LONDON -- All through the second half, there was a sense of pressure mounting, of Paris St-Germain's belief ebbing and Chelsea's correspondingly swelling. And then, with four minutes remaining, a Cesar Azpilicueta shot scudded across the box and was deflected into the path of Demba Ba, who forced the ball over the line from six yards. It was Chelsea's day to reach the Champions League semifinals, doing so via away-goal tiebreaker after a 3-3 aggregate draw.
It wasn't the prettiest of goals, but it didn't matter. Off went Jose Mourinho charging down the touchline as he had 10 years ago at Old Trafford when he announced himself to the English game with his exuberant celebration of Porto's late winner over Manchester United in the last 16 of the Champions League.
There was no knee-slide this time, but then Mourinho is 51 now - and perhaps he is becoming more used to success. This is, after all, his fifth Champions League semifinal in a row with three different clubs.
Somehow, amid the celebrations, Mourinho ended up with a hand either side of Fernando Torres' head, his mouth next to his ear. "It was not a celebration," Mourinho said afterwards. "It was to tell the players how we had to play the last 10 minutes. At that moment they wanted to celebrate, to think that the game was over. They forget that we had three or four minutes plus injury time to play. We couldn't keep playing the way we were playing. I had to go there to tell Torres and Schurrle how we had to play."
WATCH: Mourinho sprints length of field after Ba's goal
PSG still forced a couple of late corners, and Petr Cech made a vital save low to his left to keep out an effort from Marquinhos, but Chelsea, having hit the bar twice in the space of a minute early in the second half, deserved its victory.
After the first leg defeat, Mourinho seemed scornful of his entire forward line, speaking of the need for "real forwards."
"Maybe Jose doesn't have the strikers he wants," said Ba. "I think he has three great strikers. Lots of clubs would like us three."
Asked pointedly whether Ba's goal had been a "real striker's goal," Mourinho seemed to duck the question: "I'm happy for him," he said. "He's a good guy, a good professional and a good man for the group."
All three were on the pitch at the end as Mourinho threw more and more attacking players at the problem. There was no great sophistication,but the ever intensifying barrage played on PSG's very evident nerves.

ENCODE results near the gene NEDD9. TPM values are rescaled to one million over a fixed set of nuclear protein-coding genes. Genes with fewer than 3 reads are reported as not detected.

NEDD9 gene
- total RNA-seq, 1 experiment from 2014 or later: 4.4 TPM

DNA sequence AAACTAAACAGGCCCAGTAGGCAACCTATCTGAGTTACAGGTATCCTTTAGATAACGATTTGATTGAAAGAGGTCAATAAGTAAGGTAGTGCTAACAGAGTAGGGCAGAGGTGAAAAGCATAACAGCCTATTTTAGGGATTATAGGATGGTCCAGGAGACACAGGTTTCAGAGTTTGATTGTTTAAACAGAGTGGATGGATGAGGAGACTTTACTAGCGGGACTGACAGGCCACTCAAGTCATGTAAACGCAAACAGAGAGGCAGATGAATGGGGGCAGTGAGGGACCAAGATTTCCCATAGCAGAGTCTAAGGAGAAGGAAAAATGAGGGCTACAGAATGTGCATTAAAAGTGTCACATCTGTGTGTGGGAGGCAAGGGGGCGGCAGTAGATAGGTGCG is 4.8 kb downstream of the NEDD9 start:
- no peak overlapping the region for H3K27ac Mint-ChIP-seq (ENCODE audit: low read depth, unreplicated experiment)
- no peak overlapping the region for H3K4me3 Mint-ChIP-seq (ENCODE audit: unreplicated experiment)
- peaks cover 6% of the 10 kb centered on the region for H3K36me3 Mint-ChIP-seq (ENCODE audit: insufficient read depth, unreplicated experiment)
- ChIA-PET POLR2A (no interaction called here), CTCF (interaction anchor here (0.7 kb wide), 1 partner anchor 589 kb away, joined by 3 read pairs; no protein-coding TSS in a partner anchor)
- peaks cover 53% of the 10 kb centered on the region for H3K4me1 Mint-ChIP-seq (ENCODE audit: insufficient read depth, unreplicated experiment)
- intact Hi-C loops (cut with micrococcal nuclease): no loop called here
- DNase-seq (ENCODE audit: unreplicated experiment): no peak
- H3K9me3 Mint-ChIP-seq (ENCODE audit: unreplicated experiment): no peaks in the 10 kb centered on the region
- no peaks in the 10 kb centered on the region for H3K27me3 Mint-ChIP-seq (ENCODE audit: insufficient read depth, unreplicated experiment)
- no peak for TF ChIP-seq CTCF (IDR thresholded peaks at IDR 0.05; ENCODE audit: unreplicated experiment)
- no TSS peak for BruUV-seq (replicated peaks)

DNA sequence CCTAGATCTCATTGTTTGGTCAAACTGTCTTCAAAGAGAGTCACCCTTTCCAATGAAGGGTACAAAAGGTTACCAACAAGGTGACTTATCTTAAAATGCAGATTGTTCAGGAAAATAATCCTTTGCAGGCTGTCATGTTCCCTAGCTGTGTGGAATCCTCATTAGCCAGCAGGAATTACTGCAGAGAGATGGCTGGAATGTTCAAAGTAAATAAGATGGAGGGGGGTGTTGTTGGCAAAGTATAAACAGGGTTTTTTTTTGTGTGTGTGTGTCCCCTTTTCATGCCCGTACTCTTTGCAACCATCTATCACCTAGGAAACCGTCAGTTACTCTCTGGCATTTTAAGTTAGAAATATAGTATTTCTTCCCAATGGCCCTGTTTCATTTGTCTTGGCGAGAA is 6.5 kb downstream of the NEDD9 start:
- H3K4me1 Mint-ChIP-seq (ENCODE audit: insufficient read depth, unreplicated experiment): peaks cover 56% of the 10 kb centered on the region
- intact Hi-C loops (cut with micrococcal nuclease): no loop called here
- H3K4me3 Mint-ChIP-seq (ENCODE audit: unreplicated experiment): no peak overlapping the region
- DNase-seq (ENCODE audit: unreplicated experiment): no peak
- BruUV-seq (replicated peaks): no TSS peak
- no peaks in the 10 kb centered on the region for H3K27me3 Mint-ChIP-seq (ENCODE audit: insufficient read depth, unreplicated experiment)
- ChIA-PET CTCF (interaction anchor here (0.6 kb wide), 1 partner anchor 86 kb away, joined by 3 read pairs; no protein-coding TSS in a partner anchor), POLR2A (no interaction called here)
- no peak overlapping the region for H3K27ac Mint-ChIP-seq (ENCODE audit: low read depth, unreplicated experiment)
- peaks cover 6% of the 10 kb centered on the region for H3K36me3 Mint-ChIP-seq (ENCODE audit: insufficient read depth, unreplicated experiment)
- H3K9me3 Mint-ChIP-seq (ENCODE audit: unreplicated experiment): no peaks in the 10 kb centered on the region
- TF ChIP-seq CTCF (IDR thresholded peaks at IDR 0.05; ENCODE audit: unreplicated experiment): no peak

Its manager Laurent Blanc, among others, had spoken of the need for a statement victory to confirm themselves as a European power and after the first leg seemed to assume this would be it. As it was, it produced a tactically incoherent display lacking in drive or character and was ultimately deservedly beaten.
"We managed the first 25 minutes very well and conceded a goal when least expected it," Blanc said. "We lacked a bit of fluidity but might have been able to score on the counter. Over the two matches there was very little to choose between the two sides. Ultimately Chelsea's greater experience at this level proved the difference."
For the first quarter of the game, Chelsea posed little threat, but even in those early stages it was hard to know exactly what PSG was trying to do. There was a diffidence when it went forward, some players sitting back as though concerned to commit too many men to the attack, which diminished the potency of those forward thrusts, yet at the same time there seemed no great urge to kill the game or to play for a 0-0 draw.
Once Chelsea had pulled one goal back, with substitute Andre Schurrle - on for the injured Eden Hazard - stroking in David Luiz's flick from a Branislav Ivanovic throw-in, PSG's panic was obvious. Thiago Motta was scathing.
"We came to Stamford playing in a certain way, but we didn't," he said. "From the chaos, Chelsea scored twice."
It was manifest both in the way PSG dropped deeper and deeper - Blanc accepted his side had dropped too far, inviting pressure and the sort of penalty-box pinball that ultimately undid the Ligue 1 leader, and in a moment of wastefulness in front of goal that will haunt Edinson Cavani.
The Uruguay striker's touch to take pull a Yohan Cabaye pass into his path was magnificent, but as Cech fell to his knees, apparently accepting the situation as lost, Cavani shot over. Twelve minutes remained at the stage and a PSG goal would surely have been decisive; as it was Chelsea could come again.
"The players followed our plan, our ambition," said Mourinho. "We win or we lose, but we make sure we are without energy to go home. We were lucky, because we had the result we fought for. If for some reason we hadn't scored that last goal or if they had scored from the last corner, I think everybody at this club would still have been proud."
Whatever else has gone wrong this season, whatever failings there have been in Chelsea's pursuit of the Premier League title - which might yet be successful - Mourinho retains a remarkable capacity to win key games almost by force of will. It's a trait PSG was desperately lacking.